Public health begins at home

United Nations Covid-19 Response
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How often have you left a public loo and thought, “Yuk! That person didn’t wash their hands after using the loo and is now touching their burger”, or worse, picking up food and handing it to children?  And then there are the adults and kids who wipe their noses on their bare hands, touch the rails on buses and backs of chairs in cafes, or just sit their picking and flicking.

We’ve all seen people who go out for fresh air and drop their food wrappings anywhere they like. That presents an infection risk. So does dumping used face masks on pavements, beaches or parkland. This is not just a moan, but a sense that we must each do something to regain our pride in clean public places and spaces if we are to help contain and suppress Covid-19, along with other nasty diseases.

How to curb the spread of infectious diseases was something taught by the junior Red Cross many years ago. Our motto was ‘I serve’. We began each Saturday morning session with a pledge: “I pledge myself to care for my own health and that of others, to help the sick and suffering, especially children and to look of all other children all over the world as my friend”.

Under 11s were taught the basics of ‘first aid’ and ‘home nursing’. The programme is more ambitious nowadays. But now, as then, it is infused with a strong sense of working together for the good of humanity. As junior school-aged children, it meant that we learned what the recovery position was, when to move someone into it, how to ensure they weren’t choking and how to check pulse rate, breathing and temperature. We also learned mouth-to-mouth resuscitation, how to call an ambulance (in the days without mobiles), and what kind of information medics might need coming to an emergency.

The really fun bit was learning bandaging and, for the teens, how to use a syringe to measure fluid medicines and administer medication, using an orange as practice. We were also taught about noting and recognising symptoms, what pain relief tablets could be taken in which doses without a doctor’s prescription, and how to take and record a person’s temperature with a glass thermometer placed under the tongue or in the armpit. Oh, and how to take and record blood pressure.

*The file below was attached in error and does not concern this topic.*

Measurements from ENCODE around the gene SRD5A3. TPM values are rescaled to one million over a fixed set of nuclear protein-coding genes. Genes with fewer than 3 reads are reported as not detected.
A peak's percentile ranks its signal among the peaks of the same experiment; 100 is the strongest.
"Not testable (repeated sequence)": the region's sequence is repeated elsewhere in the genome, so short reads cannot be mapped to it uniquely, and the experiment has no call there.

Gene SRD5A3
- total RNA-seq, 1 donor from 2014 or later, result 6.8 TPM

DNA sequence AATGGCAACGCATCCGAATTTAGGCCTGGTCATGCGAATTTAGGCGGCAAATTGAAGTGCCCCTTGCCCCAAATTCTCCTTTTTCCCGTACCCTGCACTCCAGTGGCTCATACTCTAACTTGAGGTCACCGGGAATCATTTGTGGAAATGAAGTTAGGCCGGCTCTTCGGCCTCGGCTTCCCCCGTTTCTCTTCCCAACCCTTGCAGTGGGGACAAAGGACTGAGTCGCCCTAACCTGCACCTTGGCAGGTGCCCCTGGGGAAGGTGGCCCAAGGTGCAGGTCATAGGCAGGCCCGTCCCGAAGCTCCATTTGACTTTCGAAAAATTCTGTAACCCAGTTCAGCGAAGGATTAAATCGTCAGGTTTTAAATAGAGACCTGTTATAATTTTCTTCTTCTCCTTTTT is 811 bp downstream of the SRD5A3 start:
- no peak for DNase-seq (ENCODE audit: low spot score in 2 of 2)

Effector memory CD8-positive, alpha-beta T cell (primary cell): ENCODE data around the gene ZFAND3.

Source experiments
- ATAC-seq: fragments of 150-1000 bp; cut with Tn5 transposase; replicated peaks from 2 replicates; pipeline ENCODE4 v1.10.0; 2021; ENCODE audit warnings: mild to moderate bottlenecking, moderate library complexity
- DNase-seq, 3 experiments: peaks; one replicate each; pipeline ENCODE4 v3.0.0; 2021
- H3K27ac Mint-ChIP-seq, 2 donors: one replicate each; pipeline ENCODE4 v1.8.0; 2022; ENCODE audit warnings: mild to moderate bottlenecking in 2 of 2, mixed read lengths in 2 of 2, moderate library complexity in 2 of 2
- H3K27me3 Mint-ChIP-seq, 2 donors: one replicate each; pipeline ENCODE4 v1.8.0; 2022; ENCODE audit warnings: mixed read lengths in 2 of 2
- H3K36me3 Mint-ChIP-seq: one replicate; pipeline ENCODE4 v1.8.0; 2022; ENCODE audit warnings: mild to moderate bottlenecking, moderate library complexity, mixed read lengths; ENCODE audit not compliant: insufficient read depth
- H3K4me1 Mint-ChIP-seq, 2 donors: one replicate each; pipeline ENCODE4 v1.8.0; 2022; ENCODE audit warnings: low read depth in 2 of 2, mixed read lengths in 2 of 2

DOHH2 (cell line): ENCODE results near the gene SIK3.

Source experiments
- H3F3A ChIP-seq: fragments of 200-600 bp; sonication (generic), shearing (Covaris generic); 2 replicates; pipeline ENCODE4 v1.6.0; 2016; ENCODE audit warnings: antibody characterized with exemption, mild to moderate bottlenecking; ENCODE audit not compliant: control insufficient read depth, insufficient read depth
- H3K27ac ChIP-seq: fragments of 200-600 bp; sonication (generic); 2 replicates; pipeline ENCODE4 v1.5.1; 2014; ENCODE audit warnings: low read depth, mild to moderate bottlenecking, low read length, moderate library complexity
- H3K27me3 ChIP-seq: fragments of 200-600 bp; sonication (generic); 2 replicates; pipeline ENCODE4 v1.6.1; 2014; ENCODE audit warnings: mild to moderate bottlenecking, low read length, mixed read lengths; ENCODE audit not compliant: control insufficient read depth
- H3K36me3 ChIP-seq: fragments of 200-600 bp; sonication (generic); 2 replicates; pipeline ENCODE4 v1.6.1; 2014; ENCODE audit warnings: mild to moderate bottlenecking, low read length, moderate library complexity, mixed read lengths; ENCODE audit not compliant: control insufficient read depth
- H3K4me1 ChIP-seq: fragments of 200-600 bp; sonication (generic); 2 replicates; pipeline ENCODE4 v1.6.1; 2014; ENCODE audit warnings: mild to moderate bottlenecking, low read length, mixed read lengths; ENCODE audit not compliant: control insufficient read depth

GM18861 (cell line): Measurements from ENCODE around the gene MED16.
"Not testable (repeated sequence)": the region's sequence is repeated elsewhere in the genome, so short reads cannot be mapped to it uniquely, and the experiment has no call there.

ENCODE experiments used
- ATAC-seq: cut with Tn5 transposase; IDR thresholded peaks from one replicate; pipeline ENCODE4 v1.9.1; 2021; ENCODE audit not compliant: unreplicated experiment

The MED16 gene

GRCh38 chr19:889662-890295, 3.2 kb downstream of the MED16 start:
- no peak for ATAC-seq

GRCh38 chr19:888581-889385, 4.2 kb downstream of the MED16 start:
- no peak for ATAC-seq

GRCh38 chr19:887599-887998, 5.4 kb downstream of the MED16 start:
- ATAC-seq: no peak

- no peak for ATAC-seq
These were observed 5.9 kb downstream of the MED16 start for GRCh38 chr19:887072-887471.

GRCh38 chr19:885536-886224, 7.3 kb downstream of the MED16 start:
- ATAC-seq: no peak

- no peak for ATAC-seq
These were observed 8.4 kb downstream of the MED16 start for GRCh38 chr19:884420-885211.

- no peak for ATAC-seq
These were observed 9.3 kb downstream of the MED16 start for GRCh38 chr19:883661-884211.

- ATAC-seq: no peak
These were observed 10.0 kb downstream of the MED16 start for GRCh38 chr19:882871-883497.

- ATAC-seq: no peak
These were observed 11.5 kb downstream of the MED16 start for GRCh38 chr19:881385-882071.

First aid was seen to be more exciting than ‘home nursing’ because we did play-acting practice. But home nursing was probably more useful. It ranged from how to care for an ill person while ensuring hydration and appropriate nutrition, to how to make notes for a doctor.

Home nursing has never been more relevant than now. Its basic messages were:

  • Wash your hands before and after entering the ‘sick room’, where the ill person was supposed to stay in relative isolation, preferably in bed until the worst was over, and then including any vital convalescence;
  • Get the sick person to use separate towels, sponges and utensils;
  • Keep the sick room well aired;
  • IF the sick person had an infectious disease like mumps, scarlet fever, chicken pox, rubella or measles, keep visitors to an absolute minimum;
  • Ensure visitors wash hands before and after leaving the sick person, and dry their hands on a separate towel;
  • Wash hands before touching food; and
  • Wash hands after using ANY public facilities, but especially public loos.

This emphasis on responsibility for personal hygiene and hand washing served a public purpose. It was designed to limit the onward transmission of the disease to family, friends and the wider community.

Public health relies on us all doing our bit to limit the spread of disease. Social distancing is the modern term for people keeping their distance from someone who’s unwell. It makes sense when someone has a bad cold or the flu. In fact, we could all help cut the spread of common infections, including horrible vomiting and diarrhoea, by following those basic hygiene tips.

Today that means not only rigorous hand-washing routines, but also wearing face coverings so that when we speak, the minute droplets on our breath don’t infect the air around us. You wearing a mask protects me, and me wearing one protects you. And unless a cloth mask or single use face mask is used as well, the use of full-face Perspex face coverings are not recommended. This is because they force your breath down and out below the chin.

Telling kids to sing happy birthday and count to 20 when handwashing – which easily becomes a competition over who can do it the fastest – isn’t that much help. Showing them how to wash their hands is far better. Giving them the opportunity to be part of a healthy society depends on them playing their part in shaping it. And the best bit about those home nursing and first aid sessions was that what we learned was fun and of lasting use.

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